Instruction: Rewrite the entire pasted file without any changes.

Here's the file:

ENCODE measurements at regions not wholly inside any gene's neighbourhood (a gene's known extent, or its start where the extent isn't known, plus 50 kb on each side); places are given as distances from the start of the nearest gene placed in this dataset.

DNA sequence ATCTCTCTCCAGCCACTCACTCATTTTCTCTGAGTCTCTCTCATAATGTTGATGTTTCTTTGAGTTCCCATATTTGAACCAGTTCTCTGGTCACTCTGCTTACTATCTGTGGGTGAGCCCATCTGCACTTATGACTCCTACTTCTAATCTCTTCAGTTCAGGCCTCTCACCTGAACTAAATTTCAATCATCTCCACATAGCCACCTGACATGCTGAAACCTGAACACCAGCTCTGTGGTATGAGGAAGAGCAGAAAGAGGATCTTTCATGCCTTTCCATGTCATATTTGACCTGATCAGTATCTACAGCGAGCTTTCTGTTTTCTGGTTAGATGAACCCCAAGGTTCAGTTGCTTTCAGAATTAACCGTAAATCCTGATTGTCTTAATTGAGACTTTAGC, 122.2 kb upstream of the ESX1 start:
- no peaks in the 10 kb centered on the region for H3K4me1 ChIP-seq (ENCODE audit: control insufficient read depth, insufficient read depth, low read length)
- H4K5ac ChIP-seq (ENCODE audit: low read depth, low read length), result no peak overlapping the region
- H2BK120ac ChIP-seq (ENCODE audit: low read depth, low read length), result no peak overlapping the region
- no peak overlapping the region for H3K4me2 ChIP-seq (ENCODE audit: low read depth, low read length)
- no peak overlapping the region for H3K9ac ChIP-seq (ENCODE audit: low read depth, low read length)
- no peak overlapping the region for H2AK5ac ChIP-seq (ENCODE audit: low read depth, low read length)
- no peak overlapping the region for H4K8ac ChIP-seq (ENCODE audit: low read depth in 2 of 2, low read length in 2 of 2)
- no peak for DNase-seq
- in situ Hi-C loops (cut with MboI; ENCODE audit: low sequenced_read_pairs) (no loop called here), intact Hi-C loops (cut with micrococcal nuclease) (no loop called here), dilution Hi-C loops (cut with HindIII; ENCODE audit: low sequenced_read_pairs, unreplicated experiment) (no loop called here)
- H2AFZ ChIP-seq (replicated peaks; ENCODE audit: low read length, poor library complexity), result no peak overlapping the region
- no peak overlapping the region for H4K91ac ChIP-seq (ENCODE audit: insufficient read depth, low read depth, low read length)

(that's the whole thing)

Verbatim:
ENCODE measurements at regions not wholly inside any gene's neighbourhood (a gene's known extent, or its start where the extent isn't known, plus 50 kb on each side); places are given as distances from the start of the nearest gene placed in this dataset.

DNA sequence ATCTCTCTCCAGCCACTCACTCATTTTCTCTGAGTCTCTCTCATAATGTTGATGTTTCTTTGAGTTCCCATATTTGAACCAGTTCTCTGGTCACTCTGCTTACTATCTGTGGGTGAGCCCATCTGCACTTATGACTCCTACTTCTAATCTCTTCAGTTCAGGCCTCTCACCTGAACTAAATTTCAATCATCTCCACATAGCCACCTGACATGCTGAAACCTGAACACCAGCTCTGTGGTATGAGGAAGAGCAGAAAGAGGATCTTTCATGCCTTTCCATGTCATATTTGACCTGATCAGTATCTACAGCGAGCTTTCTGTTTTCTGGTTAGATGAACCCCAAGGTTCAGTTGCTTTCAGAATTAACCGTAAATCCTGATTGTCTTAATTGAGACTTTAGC, 122.2 kb upstream of the ESX1 start:
- no peaks in the 10 kb centered on the region for H3K4me1 ChIP-seq (ENCODE audit: control insufficient read depth, insufficient read depth, low read length)
- H4K5ac ChIP-seq (ENCODE audit: low read depth, low read length), result no peak overlapping the region
- H2BK120ac ChIP-seq (ENCODE audit: low read depth, low read length), result no peak overlapping the region
- no peak overlapping the region for H3K4me2 ChIP-seq (ENCODE audit: low read depth, low read length)
- no peak overlapping the region for H3K9ac ChIP-seq (ENCODE audit: low read depth, low read length)
- no peak overlapping the region for H2AK5ac ChIP-seq (ENCODE audit: low read depth, low read length)
- no peak overlapping the region for H4K8ac ChIP-seq (ENCODE audit: low read depth in 2 of 2, low read length in 2 of 2)
- no peak for DNase-seq
- in situ Hi-C loops (cut with MboI; ENCODE audit: low sequenced_read_pairs) (no loop called here), intact Hi-C loops (cut with micrococcal nuclease) (no loop called here), dilution Hi-C loops (cut with HindIII; ENCODE audit: low sequenced_read_pairs, unreplicated experiment) (no loop called here)
- H2AFZ ChIP-seq (replicated peaks; ENCODE audit: low read length, poor library complexity), result no peak overlapping the region
- no peak overlapping the region for H4K91ac ChIP-seq (ENCODE audit: insufficient read depth, low read depth, low read length)